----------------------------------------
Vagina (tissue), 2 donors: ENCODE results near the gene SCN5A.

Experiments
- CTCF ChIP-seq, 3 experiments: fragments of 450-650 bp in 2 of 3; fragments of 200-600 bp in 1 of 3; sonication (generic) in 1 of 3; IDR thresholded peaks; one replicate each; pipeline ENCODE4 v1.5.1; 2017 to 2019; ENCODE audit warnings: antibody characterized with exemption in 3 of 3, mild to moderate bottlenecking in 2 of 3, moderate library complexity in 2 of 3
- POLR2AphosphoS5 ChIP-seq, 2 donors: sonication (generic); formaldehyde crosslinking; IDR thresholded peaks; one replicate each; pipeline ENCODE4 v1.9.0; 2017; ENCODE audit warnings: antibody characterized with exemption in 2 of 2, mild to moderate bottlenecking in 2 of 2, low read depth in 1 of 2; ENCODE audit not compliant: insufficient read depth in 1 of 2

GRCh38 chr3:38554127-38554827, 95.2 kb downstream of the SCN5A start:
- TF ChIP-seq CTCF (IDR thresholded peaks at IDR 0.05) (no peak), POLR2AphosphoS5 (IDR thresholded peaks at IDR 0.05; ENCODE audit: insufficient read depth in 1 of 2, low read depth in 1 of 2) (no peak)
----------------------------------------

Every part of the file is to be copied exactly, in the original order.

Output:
Vagina (tissue), 2 donors: ENCODE results near the gene SCN5A.

Experiments
- CTCF ChIP-seq, 3 experiments: fragments of 450-650 bp in 2 of 3; fragments of 200-600 bp in 1 of 3; sonication (generic) in 1 of 3; IDR thresholded peaks; one replicate each; pipeline ENCODE4 v1.5.1; 2017 to 2019; ENCODE audit warnings: antibody characterized with exemption in 3 of 3, mild to moderate bottlenecking in 2 of 3, moderate library complexity in 2 of 3
- POLR2AphosphoS5 ChIP-seq, 2 donors: sonication (generic); formaldehyde crosslinking; IDR thresholded peaks; one replicate each; pipeline ENCODE4 v1.9.0; 2017; ENCODE audit warnings: antibody characterized with exemption in 2 of 2, mild to moderate bottlenecking in 2 of 2, low read depth in 1 of 2; ENCODE audit not compliant: insufficient read depth in 1 of 2

GRCh38 chr3:38554127-38554827, 95.2 kb downstream of the SCN5A start:
- TF ChIP-seq CTCF (IDR thresholded peaks at IDR 0.05) (no peak), POLR2AphosphoS5 (IDR thresholded peaks at IDR 0.05; ENCODE audit: insufficient read depth in 1 of 2, low read depth in 1 of 2) (no peak)